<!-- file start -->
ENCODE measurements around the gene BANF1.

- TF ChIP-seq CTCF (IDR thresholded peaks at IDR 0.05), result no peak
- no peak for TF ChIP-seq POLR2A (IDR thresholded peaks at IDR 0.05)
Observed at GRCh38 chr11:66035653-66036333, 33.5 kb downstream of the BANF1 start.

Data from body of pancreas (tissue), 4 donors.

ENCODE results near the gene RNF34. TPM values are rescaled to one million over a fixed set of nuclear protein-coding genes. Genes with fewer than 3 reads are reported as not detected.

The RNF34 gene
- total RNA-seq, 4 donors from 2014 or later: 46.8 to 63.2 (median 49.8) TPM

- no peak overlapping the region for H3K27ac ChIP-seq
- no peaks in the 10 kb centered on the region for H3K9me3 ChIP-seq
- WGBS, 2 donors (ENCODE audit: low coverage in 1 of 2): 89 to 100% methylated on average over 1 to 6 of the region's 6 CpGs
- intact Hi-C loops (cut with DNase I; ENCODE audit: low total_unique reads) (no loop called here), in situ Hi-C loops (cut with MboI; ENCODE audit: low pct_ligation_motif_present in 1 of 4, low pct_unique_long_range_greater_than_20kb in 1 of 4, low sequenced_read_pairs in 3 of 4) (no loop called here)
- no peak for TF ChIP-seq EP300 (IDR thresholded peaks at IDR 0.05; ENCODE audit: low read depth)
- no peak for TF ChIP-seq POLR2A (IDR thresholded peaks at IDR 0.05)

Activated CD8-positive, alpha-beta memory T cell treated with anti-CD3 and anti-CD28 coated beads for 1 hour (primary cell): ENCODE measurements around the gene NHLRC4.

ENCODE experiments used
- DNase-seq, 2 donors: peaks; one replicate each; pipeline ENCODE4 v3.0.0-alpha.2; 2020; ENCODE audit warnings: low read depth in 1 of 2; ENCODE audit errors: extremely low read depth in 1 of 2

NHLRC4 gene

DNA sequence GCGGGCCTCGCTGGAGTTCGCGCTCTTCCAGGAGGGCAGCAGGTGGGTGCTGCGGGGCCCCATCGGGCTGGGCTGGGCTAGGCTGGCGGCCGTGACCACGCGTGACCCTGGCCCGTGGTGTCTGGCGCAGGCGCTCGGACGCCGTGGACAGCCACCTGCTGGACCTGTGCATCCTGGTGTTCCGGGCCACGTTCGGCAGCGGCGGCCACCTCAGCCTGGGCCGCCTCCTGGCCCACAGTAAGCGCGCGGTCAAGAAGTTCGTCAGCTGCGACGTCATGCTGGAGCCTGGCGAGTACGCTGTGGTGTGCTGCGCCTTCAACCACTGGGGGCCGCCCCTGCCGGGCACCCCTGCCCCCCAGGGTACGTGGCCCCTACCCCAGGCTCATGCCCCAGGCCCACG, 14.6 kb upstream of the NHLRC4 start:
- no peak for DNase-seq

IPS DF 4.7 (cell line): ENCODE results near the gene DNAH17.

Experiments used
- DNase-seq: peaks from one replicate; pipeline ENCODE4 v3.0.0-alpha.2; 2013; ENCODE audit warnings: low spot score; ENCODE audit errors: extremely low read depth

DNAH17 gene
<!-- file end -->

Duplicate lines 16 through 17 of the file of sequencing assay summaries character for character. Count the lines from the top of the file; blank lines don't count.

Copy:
ENCODE experiments used
- DNase-seq, 2 donors: peaks; one replicate each; pipeline ENCODE4 v3.0.0-alpha.2; 2020; ENCODE audit warnings: low read depth in 1 of 2; ENCODE audit errors: extremely low read depth in 1 of 2